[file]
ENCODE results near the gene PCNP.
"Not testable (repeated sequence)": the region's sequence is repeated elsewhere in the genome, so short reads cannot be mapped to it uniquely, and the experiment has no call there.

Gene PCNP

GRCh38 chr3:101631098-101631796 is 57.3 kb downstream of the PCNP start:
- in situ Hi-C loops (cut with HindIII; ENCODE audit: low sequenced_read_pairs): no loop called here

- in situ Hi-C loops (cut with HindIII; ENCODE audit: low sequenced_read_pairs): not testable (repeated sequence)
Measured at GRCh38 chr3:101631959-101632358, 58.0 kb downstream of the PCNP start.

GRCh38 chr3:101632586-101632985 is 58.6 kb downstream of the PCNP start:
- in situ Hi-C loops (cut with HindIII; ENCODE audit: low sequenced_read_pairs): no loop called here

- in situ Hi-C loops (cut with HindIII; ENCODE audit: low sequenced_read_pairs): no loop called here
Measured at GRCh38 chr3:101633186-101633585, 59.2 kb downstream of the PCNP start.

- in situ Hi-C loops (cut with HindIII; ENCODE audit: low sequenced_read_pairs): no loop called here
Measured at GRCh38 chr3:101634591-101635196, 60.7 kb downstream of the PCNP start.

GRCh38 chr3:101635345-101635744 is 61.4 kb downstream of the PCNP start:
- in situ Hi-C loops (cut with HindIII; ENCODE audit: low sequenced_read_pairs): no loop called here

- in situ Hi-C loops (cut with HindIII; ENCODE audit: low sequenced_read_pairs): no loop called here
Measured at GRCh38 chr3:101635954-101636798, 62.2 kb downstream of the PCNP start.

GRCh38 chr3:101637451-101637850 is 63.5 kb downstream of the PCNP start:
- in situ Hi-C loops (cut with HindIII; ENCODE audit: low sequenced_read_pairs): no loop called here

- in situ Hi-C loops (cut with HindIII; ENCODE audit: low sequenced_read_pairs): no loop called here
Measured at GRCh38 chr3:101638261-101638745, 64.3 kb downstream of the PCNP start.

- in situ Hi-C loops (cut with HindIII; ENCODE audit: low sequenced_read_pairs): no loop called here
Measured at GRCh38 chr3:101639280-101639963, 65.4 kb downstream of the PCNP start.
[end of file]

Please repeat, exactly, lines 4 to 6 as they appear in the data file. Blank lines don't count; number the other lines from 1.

GRCh38 chr3:101631098-101631796 is 57.3 kb downstream of the PCNP start:
- in situ Hi-C loops (cut with HindIII; ENCODE audit: low sequenced_read_pairs): no loop called here

- in situ Hi-C loops (cut with HindIII; ENCODE audit: low sequenced_read_pairs): not testable (repeated sequence)